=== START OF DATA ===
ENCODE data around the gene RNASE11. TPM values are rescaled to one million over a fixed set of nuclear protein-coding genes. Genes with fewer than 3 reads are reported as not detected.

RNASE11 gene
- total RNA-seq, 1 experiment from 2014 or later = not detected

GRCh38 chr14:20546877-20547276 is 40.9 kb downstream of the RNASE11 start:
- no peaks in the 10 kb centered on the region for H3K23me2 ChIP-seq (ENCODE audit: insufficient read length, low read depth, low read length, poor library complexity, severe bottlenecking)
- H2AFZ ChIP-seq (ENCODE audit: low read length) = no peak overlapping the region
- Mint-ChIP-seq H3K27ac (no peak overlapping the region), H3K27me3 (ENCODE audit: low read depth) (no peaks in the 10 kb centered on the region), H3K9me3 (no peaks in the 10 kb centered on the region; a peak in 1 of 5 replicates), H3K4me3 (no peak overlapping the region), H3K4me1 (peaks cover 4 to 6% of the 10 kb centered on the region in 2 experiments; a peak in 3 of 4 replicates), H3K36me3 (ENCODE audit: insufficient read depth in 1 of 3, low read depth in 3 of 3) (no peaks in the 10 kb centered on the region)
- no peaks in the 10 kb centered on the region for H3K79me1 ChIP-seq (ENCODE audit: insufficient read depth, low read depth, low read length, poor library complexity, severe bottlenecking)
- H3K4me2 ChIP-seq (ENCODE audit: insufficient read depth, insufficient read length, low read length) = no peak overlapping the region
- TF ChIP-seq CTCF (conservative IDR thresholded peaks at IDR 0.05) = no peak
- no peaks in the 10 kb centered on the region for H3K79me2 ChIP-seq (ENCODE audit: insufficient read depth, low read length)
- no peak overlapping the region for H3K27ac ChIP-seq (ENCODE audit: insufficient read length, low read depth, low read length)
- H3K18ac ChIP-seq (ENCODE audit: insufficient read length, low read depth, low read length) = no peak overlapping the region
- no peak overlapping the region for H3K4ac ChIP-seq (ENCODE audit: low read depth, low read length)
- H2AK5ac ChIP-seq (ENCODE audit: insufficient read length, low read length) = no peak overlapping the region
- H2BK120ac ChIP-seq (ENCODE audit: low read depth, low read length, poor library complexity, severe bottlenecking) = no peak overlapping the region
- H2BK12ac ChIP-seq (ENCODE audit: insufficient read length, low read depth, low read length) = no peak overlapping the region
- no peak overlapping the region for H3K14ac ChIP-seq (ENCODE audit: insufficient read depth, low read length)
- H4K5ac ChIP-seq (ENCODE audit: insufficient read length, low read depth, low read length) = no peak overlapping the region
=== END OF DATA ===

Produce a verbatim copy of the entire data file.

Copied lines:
ENCODE data around the gene RNASE11. TPM values are rescaled to one million over a fixed set of nuclear protein-coding genes. Genes with fewer than 3 reads are reported as not detected.

RNASE11 gene
- total RNA-seq, 1 experiment from 2014 or later = not detected

GRCh38 chr14:20546877-20547276 is 40.9 kb downstream of the RNASE11 start:
- no peaks in the 10 kb centered on the region for H3K23me2 ChIP-seq (ENCODE audit: insufficient read length, low read depth, low read length, poor library complexity, severe bottlenecking)
- H2AFZ ChIP-seq (ENCODE audit: low read length) = no peak overlapping the region
- Mint-ChIP-seq H3K27ac (no peak overlapping the region), H3K27me3 (ENCODE audit: low read depth) (no peaks in the 10 kb centered on the region), H3K9me3 (no peaks in the 10 kb centered on the region; a peak in 1 of 5 replicates), H3K4me3 (no peak overlapping the region), H3K4me1 (peaks cover 4 to 6% of the 10 kb centered on the region in 2 experiments; a peak in 3 of 4 replicates), H3K36me3 (ENCODE audit: insufficient read depth in 1 of 3, low read depth in 3 of 3) (no peaks in the 10 kb centered on the region)
- no peaks in the 10 kb centered on the region for H3K79me1 ChIP-seq (ENCODE audit: insufficient read depth, low read depth, low read length, poor library complexity, severe bottlenecking)
- H3K4me2 ChIP-seq (ENCODE audit: insufficient read depth, insufficient read length, low read length) = no peak overlapping the region
- TF ChIP-seq CTCF (conservative IDR thresholded peaks at IDR 0.05) = no peak
- no peaks in the 10 kb centered on the region for H3K79me2 ChIP-seq (ENCODE audit: insufficient read depth, low read length)
- no peak overlapping the region for H3K27ac ChIP-seq (ENCODE audit: insufficient read length, low read depth, low read length)
- H3K18ac ChIP-seq (ENCODE audit: insufficient read length, low read depth, low read length) = no peak overlapping the region
- no peak overlapping the region for H3K4ac ChIP-seq (ENCODE audit: low read depth, low read length)
- H2AK5ac ChIP-seq (ENCODE audit: insufficient read length, low read length) = no peak overlapping the region
- H2BK120ac ChIP-seq (ENCODE audit: low read depth, low read length, poor library complexity, severe bottlenecking) = no peak overlapping the region
- H2BK12ac ChIP-seq (ENCODE audit: insufficient read length, low read depth, low read length) = no peak overlapping the region
- no peak overlapping the region for H3K14ac ChIP-seq (ENCODE audit: insufficient read depth, low read length)
- H4K5ac ChIP-seq (ENCODE audit: insufficient read length, low read depth, low read length) = no peak overlapping the region